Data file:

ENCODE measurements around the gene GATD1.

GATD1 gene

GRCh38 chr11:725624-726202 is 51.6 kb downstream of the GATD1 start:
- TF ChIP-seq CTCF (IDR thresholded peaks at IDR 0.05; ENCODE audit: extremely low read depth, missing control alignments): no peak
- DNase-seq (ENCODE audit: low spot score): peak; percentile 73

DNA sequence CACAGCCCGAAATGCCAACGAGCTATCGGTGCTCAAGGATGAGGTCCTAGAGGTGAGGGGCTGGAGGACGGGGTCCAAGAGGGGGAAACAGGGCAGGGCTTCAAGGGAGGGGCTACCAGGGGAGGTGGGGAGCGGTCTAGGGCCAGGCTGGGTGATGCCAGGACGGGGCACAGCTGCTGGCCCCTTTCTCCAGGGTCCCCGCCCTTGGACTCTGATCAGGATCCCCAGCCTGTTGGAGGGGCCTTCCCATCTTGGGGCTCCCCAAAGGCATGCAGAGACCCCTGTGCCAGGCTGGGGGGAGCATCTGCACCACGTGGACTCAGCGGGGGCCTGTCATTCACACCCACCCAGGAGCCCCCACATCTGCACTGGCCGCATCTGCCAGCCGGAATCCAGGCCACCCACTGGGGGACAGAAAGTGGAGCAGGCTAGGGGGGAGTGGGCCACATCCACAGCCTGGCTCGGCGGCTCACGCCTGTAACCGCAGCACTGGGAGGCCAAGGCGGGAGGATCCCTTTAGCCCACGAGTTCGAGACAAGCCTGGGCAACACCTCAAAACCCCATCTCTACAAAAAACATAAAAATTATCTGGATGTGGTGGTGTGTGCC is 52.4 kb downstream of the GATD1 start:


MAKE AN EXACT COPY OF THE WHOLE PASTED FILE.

ENCODE measurements around the gene GATD1.

GATD1 gene

GRCh38 chr11:725624-726202 is 51.6 kb downstream of the GATD1 start:
- TF ChIP-seq CTCF (IDR thresholded peaks at IDR 0.05; ENCODE audit: extremely low read depth, missing control alignments): no peak
- DNase-seq (ENCODE audit: low spot score): peak; percentile 73

DNA sequence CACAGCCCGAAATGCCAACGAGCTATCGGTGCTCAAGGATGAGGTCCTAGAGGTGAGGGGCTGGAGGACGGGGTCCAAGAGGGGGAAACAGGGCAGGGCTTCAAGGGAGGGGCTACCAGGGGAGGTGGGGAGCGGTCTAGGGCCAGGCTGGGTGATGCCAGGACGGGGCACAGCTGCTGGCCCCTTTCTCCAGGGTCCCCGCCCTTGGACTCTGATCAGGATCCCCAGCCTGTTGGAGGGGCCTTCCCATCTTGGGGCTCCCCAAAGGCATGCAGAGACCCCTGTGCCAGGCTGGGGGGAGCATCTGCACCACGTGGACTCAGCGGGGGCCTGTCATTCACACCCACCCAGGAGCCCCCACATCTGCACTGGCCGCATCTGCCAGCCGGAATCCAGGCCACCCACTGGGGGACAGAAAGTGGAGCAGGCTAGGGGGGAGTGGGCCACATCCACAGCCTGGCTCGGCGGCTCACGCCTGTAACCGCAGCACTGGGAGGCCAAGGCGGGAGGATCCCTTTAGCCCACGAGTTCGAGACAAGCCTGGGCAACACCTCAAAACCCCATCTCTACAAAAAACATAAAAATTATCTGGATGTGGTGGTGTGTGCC is 52.4 kb downstream of the GATD1 start: